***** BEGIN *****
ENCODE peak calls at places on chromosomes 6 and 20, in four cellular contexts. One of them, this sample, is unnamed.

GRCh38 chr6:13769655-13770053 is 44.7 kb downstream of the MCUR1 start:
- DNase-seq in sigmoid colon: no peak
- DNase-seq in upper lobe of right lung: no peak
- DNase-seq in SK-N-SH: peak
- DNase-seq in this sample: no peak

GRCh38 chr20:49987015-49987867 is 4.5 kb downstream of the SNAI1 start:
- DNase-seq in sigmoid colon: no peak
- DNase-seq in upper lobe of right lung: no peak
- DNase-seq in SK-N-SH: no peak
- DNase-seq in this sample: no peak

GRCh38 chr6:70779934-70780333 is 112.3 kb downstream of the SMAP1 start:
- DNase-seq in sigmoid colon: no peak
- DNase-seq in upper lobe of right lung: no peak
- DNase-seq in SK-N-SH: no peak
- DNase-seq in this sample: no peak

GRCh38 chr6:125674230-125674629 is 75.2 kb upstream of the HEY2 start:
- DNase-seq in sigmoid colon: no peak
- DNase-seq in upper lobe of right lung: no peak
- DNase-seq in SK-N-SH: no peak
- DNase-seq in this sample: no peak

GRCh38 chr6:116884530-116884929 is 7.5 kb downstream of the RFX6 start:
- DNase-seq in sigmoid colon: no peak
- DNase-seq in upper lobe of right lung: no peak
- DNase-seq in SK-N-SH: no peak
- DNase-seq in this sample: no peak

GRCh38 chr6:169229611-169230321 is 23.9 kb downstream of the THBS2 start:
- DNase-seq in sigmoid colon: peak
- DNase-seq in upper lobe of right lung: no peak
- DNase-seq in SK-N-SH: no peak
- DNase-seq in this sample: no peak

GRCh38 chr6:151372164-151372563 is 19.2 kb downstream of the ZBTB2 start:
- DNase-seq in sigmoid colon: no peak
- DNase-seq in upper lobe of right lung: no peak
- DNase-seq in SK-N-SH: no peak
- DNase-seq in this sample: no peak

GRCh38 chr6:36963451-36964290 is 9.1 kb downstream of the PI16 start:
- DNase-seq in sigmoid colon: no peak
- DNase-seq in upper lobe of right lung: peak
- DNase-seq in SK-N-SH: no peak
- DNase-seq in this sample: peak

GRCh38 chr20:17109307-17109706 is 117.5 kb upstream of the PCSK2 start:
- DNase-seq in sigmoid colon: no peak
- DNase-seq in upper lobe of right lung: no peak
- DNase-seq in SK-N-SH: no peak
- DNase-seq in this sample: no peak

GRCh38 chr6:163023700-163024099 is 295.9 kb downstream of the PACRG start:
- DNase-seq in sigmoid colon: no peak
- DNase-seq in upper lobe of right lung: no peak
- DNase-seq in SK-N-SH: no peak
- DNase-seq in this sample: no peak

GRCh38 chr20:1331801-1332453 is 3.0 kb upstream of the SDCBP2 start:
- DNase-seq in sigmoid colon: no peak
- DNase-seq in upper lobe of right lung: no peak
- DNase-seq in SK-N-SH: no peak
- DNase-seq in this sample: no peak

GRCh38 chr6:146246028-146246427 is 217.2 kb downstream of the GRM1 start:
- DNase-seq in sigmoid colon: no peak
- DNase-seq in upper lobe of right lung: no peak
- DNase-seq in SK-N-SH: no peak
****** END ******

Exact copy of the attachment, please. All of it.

ENCODE peak calls at places on chromosomes 6 and 20, in four cellular contexts. One of them, this sample, is unnamed.

GRCh38 chr6:13769655-13770053 is 44.7 kb downstream of the MCUR1 start:
- DNase-seq in sigmoid colon: no peak
- DNase-seq in upper lobe of right lung: no peak
- DNase-seq in SK-N-SH: peak
- DNase-seq in this sample: no peak

GRCh38 chr20:49987015-49987867 is 4.5 kb downstream of the SNAI1 start:
- DNase-seq in sigmoid colon: no peak
- DNase-seq in upper lobe of right lung: no peak
- DNase-seq in SK-N-SH: no peak
- DNase-seq in this sample: no peak

GRCh38 chr6:70779934-70780333 is 112.3 kb downstream of the SMAP1 start:
- DNase-seq in sigmoid colon: no peak
- DNase-seq in upper lobe of right lung: no peak
- DNase-seq in SK-N-SH: no peak
- DNase-seq in this sample: no peak

GRCh38 chr6:125674230-125674629 is 75.2 kb upstream of the HEY2 start:
- DNase-seq in sigmoid colon: no peak
- DNase-seq in upper lobe of right lung: no peak
- DNase-seq in SK-N-SH: no peak
- DNase-seq in this sample: no peak

GRCh38 chr6:116884530-116884929 is 7.5 kb downstream of the RFX6 start:
- DNase-seq in sigmoid colon: no peak
- DNase-seq in upper lobe of right lung: no peak
- DNase-seq in SK-N-SH: no peak
- DNase-seq in this sample: no peak

GRCh38 chr6:169229611-169230321 is 23.9 kb downstream of the THBS2 start:
- DNase-seq in sigmoid colon: peak
- DNase-seq in upper lobe of right lung: no peak
- DNase-seq in SK-N-SH: no peak
- DNase-seq in this sample: no peak

GRCh38 chr6:151372164-151372563 is 19.2 kb downstream of the ZBTB2 start:
- DNase-seq in sigmoid colon: no peak
- DNase-seq in upper lobe of right lung: no peak
- DNase-seq in SK-N-SH: no peak
- DNase-seq in this sample: no peak

GRCh38 chr6:36963451-36964290 is 9.1 kb downstream of the PI16 start:
- DNase-seq in sigmoid colon: no peak
- DNase-seq in upper lobe of right lung: peak
- DNase-seq in SK-N-SH: no peak
- DNase-seq in this sample: peak

GRCh38 chr20:17109307-17109706 is 117.5 kb upstream of the PCSK2 start:
- DNase-seq in sigmoid colon: no peak
- DNase-seq in upper lobe of right lung: no peak
- DNase-seq in SK-N-SH: no peak
- DNase-seq in this sample: no peak

GRCh38 chr6:163023700-163024099 is 295.9 kb downstream of the PACRG start:
- DNase-seq in sigmoid colon: no peak
- DNase-seq in upper lobe of right lung: no peak
- DNase-seq in SK-N-SH: no peak
- DNase-seq in this sample: no peak

GRCh38 chr20:1331801-1332453 is 3.0 kb upstream of the SDCBP2 start:
- DNase-seq in sigmoid colon: no peak
- DNase-seq in upper lobe of right lung: no peak
- DNase-seq in SK-N-SH: no peak
- DNase-seq in this sample: no peak

GRCh38 chr6:146246028-146246427 is 217.2 kb downstream of the GRM1 start:
- DNase-seq in sigmoid colon: no peak
- DNase-seq in upper lobe of right lung: no peak
- DNase-seq in SK-N-SH: no peak